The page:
Hawaii residents could pay as little as $120 per month for medical coverage on the new state-based health insurance exchange set up as part of the federal health care reform law known as Obamacare.
The state Insurance Division released for the first time Thursday average premiums for individuals purchasing plans on the Hawaii Health Connector, the online marketplace designed to match qualified individuals with health plans.
The Insurance Division estimates roughly 51,000 individuals may be eligible for subsidies, in the form of tax credits, that will further reduce costs.
The lowest-priced option, an average $120 "bronze" plan, covers 60 percent of health costs for a 21-year-old nonsmoker before tax credits. If that enrollee makes $20,000 a year, he or she could qualify for a $102 tax credit, paying just $18 a month for insurance, according to Kaiser Family Foundation estimates.
The highest-priced option, a $650-per-month "platinum" plan that covers 90 percent of medical costs for a 60-year-old nonsmoker making $50,000 a year, could be reduced by $65, bringing monthly premiums to $585.
The Patient Protection and Affordable Care Act requires all Americans to get health insurance by Jan. 1 or face tax penalties of up to $95 per person. Penalties grow to $325 in 2015 and $695 in 2016. The mandate that all Americans buy health coverage is the hallmark provision of President Barack Obama's health reform law.
"We are working together toward our shared goal of universal healthcare and ensuring access to quality healthcare for everyone in our state," said Gov. Neil Abercrombie in a news release detailing the new rates.
Hawaii's rates are among the lowest of the states that have announced average premiums, said state Insurance Commissioner Gordon Ito. An average plan for a 40-year-old in Hawaii will cost $216 a month. A similar plan would cost $260 in Maryland, $299 in Virginia and Washington state, and $444 in New York.
"Hawaii consistently ranks first or second as the healthiest state," which is one factor contributing to its low rates, Ito said.
Hawaii's Prepaid Healthcare Act of 1974, which requires employers to provide medical coverage for full-time workers, also has been a major contributor in keeping a large portion of the population insured with greater access to medical services, he added.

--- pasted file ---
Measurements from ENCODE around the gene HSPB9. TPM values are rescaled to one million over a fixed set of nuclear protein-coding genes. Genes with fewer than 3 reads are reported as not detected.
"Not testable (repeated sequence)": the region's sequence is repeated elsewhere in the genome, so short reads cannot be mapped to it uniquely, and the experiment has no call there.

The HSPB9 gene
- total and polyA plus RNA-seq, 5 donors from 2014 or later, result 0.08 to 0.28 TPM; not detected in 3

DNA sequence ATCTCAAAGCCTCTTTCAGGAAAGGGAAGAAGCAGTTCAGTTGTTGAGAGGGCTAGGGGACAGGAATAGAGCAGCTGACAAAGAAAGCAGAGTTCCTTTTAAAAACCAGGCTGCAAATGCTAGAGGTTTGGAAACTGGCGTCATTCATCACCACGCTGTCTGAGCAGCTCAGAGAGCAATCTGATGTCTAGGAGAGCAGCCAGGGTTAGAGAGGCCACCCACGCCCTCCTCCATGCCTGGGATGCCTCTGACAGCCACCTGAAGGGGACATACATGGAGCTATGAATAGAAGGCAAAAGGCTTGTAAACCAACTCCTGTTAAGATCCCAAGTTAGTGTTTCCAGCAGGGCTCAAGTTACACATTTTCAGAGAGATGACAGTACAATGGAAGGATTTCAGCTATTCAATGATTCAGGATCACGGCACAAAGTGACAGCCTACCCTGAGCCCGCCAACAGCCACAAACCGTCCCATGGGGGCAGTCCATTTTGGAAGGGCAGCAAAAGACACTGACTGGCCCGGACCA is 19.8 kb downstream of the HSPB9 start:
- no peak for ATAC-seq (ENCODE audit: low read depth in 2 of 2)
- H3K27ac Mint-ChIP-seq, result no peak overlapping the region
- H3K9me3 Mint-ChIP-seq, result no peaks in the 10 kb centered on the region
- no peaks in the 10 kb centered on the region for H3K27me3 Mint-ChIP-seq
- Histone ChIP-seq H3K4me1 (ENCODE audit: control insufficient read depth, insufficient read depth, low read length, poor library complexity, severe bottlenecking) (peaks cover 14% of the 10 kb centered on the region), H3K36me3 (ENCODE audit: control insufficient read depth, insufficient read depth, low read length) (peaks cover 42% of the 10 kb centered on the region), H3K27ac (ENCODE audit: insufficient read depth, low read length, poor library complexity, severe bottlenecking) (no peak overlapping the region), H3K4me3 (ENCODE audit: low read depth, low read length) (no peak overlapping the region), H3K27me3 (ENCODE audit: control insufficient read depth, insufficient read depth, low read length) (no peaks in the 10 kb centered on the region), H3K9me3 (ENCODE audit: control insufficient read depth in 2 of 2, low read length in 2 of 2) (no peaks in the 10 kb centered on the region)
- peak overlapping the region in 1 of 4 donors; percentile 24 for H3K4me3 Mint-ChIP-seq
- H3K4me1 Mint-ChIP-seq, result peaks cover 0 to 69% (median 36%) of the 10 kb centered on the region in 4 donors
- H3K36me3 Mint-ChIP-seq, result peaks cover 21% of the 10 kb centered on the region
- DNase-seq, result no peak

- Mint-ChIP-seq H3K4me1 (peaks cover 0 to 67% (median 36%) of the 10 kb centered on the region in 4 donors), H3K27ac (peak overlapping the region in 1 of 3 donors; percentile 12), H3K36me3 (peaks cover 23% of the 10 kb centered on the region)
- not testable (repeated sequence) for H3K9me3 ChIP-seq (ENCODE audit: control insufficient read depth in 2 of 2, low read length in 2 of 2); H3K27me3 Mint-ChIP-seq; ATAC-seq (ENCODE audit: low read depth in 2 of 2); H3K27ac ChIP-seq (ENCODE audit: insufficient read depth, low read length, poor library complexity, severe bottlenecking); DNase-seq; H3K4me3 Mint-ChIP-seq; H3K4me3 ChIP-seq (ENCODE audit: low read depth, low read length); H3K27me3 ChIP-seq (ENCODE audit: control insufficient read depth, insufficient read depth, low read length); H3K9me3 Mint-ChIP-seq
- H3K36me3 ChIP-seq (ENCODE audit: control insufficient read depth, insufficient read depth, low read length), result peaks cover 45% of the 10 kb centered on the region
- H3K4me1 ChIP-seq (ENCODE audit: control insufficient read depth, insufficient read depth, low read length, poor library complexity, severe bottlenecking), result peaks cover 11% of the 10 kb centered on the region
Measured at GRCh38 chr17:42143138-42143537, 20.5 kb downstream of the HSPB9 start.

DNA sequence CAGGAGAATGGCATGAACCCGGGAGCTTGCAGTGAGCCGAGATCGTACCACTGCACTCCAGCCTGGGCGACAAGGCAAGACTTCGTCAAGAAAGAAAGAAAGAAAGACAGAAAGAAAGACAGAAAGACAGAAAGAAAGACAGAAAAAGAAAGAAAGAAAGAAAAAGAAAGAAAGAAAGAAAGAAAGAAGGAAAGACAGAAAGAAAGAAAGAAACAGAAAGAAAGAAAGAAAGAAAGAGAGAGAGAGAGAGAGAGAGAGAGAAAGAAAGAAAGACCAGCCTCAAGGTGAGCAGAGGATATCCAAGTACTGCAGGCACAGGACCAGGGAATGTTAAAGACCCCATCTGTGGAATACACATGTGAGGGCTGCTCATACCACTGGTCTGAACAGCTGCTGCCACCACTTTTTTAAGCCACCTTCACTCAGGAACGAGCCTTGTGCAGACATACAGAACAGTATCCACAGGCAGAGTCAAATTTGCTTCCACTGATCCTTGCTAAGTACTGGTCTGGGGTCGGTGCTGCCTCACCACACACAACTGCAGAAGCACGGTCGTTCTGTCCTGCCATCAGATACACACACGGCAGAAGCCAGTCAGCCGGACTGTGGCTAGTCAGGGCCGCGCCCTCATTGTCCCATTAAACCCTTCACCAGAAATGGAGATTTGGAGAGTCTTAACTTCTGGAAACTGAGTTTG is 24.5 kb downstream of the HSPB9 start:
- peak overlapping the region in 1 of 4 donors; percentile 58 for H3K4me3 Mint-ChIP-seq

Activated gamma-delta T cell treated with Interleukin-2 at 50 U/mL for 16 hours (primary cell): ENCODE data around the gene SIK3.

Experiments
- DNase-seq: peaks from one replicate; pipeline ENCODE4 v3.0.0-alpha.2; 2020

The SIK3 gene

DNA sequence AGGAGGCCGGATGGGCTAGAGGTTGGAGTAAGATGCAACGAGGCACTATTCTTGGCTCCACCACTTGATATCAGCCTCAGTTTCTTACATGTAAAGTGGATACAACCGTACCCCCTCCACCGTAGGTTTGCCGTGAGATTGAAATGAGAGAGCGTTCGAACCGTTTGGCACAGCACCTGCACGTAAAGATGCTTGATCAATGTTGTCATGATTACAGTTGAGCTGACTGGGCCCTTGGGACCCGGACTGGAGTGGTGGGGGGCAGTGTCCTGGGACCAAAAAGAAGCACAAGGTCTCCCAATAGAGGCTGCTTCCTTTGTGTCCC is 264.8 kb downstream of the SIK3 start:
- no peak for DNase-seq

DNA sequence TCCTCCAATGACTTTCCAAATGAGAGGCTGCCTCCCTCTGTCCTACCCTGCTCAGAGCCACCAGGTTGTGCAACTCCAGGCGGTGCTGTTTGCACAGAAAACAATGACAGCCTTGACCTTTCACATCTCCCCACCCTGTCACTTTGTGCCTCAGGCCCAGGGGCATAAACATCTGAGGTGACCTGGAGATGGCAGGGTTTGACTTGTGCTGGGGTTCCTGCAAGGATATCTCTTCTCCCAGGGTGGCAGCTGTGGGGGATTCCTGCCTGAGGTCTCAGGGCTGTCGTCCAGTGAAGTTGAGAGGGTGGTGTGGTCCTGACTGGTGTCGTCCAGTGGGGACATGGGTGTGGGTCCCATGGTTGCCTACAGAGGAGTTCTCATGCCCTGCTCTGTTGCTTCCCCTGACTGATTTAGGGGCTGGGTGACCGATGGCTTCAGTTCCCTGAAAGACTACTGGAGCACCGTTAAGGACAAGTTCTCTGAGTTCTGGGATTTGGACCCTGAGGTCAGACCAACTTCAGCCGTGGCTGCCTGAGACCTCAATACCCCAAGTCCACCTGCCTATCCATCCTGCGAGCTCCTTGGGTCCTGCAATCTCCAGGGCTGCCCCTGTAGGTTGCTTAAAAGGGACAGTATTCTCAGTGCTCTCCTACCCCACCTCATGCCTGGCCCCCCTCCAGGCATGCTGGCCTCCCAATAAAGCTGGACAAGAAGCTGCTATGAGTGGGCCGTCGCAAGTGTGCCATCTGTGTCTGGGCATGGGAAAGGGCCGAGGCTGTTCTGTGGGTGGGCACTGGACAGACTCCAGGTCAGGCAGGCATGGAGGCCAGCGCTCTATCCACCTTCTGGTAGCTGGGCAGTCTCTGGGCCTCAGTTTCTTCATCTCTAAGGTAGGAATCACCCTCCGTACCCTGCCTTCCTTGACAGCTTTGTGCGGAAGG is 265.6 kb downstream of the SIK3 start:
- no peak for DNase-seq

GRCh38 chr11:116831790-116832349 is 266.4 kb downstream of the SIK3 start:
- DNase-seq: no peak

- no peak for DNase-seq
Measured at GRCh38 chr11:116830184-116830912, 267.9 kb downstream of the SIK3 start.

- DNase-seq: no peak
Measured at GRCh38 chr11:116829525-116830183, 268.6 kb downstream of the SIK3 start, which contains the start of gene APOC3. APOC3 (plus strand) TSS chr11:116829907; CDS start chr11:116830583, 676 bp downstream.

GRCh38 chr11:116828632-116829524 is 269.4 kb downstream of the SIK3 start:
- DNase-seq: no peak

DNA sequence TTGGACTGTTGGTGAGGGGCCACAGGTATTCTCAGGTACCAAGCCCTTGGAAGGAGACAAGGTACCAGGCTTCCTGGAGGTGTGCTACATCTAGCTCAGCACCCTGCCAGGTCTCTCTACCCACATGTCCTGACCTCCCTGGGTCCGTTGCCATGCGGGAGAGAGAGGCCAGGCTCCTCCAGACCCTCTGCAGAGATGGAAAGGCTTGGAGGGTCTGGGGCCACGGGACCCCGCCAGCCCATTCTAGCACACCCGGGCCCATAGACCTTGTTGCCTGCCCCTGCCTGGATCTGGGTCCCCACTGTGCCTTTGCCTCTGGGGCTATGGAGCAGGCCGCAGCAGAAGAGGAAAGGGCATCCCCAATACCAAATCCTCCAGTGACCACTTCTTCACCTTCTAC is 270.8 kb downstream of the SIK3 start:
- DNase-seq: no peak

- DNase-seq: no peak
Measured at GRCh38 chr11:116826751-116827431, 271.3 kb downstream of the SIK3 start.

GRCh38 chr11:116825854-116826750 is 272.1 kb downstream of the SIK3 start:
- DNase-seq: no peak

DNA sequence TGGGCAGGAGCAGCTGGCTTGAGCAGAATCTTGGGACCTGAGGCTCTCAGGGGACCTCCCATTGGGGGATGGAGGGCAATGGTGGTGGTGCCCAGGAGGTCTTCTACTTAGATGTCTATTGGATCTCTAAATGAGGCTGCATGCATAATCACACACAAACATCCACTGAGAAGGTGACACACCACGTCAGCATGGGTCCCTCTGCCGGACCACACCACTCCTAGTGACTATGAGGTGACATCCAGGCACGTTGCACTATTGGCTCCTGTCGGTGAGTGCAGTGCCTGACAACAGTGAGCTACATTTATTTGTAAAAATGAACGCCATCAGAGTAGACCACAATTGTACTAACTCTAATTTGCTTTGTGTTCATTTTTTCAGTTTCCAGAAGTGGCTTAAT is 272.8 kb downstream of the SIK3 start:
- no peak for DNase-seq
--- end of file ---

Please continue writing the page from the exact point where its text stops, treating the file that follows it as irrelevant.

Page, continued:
"This allows for prevention of chronic diseases and early intervention of health problems," he said.
Hawaii residents will be able to choose from 95 health plans offered by Hawaii Medical Service Association and Kaiser Permanente Hawaii when open enrollment begins Oct. 1 for coverage that starts Jan. 1.
Those with pre-existing medical conditions can no longer be denied coverage.
Individuals making $52,920 a year or less can qualify for subsidized insurance. The subsidies are available for a family of four making less than $108,360.
Plans on the exchange include prescription drug coverage, pediatric dental, pediatric vision and habilitation services for individuals with disabilities.
Enrollees should look at all plan options. A higher-level plan could actually cost less than a lower-priced one because of the way subsidies work, the Insurance Division said.
Small business with 25 or fewer employees may qualify for a tax credit of up to 50 percent of the cost of health insurance for their employees. The tax credit, dependent on the size of the business and the average wage of employees, is up to 35 percent.
The Insurance Division didn't release average rates for small businesses.
Many small businesses are concerned the new rating model -- based in part on age -- will result in increases in premiums for companies with older employees.
Insurers previously used an employer's history of medical utilization, rather than age, to establish insurance rates for small businesses.
HMSA executives have warned consumers of "rate shock" as the law rolls out next year because of the unfavorable age-rating for some groups, anticipated pent-up demand for medical services among people who haven't had insurance, as well as fees for operating on the exchange -- costs that will be passed on in consumers' health plan rates.
Credit: Kristen Consillio
(c) 2013 Oahu Publications Inc.
Original headline: State unveils plans' premiums
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